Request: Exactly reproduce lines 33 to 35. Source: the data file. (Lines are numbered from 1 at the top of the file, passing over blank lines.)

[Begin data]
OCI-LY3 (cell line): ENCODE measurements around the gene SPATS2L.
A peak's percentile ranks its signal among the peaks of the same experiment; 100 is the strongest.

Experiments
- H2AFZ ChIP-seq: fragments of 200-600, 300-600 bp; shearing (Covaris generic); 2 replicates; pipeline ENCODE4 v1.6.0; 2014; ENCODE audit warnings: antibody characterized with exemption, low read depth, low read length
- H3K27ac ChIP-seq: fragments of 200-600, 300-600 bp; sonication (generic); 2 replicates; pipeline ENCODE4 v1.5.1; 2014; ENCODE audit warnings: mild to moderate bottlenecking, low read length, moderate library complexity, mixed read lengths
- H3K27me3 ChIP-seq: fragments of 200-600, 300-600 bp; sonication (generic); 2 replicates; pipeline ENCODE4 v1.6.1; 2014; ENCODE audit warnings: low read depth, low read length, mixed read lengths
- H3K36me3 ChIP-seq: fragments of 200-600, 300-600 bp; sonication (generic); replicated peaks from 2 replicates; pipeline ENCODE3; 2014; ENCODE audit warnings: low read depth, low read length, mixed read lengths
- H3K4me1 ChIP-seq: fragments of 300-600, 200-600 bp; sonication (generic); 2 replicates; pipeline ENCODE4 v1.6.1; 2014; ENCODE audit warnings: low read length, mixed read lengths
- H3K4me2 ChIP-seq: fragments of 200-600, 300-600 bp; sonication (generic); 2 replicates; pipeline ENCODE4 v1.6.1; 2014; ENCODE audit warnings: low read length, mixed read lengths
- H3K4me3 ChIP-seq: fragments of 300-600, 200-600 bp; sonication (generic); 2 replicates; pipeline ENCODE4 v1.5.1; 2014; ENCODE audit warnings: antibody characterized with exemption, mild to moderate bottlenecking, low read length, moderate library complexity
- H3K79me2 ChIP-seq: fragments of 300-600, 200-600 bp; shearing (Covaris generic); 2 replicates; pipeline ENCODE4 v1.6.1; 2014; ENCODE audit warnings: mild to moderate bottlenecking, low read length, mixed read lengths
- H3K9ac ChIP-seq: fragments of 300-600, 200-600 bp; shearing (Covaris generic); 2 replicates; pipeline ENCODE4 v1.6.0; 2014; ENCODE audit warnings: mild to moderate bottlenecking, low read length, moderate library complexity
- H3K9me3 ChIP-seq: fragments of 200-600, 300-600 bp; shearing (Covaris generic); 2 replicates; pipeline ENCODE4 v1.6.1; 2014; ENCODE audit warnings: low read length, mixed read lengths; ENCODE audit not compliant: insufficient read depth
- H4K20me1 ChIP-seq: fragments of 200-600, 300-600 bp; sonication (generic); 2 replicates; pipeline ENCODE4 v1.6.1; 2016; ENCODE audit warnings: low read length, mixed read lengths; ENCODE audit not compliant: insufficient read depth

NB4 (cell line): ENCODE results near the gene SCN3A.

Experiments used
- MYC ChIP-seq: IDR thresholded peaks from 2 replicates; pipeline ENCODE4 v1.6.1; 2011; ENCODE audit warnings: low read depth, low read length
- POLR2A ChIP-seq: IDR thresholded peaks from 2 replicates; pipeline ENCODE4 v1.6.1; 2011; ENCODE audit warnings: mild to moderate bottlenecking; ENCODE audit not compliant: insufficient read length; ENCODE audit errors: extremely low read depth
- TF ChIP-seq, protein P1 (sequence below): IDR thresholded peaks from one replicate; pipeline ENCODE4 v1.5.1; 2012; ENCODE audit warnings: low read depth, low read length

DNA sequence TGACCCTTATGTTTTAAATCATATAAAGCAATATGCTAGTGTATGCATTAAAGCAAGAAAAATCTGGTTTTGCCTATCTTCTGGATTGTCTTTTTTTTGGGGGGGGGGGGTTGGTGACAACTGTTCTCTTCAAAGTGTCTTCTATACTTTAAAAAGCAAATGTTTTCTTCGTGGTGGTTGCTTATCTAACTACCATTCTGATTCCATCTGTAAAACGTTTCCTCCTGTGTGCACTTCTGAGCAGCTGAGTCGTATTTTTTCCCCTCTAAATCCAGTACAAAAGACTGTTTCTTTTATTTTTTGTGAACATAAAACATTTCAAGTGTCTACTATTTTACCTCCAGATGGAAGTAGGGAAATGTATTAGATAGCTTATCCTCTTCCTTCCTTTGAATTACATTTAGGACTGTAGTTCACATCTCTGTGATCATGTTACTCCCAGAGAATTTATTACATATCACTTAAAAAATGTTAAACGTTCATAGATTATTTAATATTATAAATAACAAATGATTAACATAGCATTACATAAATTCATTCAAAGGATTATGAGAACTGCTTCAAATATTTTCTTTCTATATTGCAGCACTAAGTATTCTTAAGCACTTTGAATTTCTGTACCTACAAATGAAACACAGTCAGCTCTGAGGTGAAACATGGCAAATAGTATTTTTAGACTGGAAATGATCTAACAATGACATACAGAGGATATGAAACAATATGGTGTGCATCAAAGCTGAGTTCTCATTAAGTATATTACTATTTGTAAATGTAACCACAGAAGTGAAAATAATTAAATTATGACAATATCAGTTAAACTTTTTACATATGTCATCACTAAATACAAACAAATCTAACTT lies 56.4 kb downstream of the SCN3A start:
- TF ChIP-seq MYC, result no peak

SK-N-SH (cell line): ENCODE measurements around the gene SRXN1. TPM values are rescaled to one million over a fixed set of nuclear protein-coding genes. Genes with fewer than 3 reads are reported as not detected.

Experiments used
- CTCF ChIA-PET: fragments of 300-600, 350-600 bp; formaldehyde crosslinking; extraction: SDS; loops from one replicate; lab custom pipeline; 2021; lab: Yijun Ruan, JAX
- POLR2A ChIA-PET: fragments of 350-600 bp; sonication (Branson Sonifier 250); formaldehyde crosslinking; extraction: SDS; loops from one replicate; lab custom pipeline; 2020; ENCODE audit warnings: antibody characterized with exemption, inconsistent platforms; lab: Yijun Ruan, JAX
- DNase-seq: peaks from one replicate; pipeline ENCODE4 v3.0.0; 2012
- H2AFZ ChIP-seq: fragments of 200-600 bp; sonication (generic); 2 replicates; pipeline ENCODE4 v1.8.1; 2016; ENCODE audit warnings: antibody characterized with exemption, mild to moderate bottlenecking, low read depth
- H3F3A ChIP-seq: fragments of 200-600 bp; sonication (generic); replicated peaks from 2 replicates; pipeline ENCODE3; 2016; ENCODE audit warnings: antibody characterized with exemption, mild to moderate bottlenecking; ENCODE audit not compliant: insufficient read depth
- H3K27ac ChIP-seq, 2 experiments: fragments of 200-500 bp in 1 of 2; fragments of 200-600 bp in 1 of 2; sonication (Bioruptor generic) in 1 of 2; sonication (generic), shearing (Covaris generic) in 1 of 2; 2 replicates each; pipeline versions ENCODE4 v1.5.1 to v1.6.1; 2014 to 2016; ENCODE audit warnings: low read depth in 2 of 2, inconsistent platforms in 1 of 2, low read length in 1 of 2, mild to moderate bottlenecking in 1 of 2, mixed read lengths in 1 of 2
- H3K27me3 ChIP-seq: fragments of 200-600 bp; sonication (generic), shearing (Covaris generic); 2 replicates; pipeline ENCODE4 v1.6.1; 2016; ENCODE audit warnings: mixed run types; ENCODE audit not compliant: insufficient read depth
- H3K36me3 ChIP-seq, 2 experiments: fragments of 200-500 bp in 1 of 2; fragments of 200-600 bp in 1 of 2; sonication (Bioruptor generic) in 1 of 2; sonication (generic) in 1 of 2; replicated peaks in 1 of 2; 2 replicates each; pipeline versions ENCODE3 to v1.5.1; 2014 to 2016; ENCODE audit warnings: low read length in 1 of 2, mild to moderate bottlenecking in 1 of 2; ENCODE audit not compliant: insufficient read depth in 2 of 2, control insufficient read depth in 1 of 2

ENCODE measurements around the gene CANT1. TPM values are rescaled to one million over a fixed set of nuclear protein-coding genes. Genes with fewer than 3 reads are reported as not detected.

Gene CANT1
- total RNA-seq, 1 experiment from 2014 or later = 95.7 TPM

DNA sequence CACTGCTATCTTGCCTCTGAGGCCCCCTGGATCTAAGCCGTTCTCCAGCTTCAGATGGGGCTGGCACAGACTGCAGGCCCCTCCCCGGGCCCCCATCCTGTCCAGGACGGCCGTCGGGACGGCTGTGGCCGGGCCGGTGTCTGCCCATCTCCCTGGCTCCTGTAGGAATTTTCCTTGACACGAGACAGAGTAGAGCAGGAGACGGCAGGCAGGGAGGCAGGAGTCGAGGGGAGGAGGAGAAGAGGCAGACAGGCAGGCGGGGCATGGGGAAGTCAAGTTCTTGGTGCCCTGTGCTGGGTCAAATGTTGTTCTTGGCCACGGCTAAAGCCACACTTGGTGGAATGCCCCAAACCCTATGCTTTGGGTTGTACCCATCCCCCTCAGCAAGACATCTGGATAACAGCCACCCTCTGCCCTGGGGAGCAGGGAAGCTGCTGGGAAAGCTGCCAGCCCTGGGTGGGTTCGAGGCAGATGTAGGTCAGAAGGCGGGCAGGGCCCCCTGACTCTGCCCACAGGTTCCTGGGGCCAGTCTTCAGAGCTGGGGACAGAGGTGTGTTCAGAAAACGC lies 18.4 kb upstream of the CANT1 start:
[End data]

Gene CANT1
- total RNA-seq, 1 experiment from 2014 or later = 95.7 TPM

DNA sequence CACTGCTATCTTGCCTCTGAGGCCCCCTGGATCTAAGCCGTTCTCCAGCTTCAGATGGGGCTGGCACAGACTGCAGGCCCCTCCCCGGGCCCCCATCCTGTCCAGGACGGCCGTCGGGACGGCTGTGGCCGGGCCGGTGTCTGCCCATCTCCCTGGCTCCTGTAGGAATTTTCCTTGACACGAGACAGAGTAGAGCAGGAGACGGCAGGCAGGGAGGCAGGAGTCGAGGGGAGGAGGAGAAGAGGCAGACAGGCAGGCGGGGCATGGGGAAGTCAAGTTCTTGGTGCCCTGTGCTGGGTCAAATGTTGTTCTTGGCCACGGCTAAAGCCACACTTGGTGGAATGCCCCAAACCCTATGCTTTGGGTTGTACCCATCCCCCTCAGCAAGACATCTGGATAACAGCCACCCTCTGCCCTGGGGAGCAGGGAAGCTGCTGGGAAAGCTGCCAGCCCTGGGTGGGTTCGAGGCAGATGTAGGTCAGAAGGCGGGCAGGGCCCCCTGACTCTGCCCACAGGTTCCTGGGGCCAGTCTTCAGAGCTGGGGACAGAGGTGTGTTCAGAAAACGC lies 18.4 kb upstream of the CANT1 start: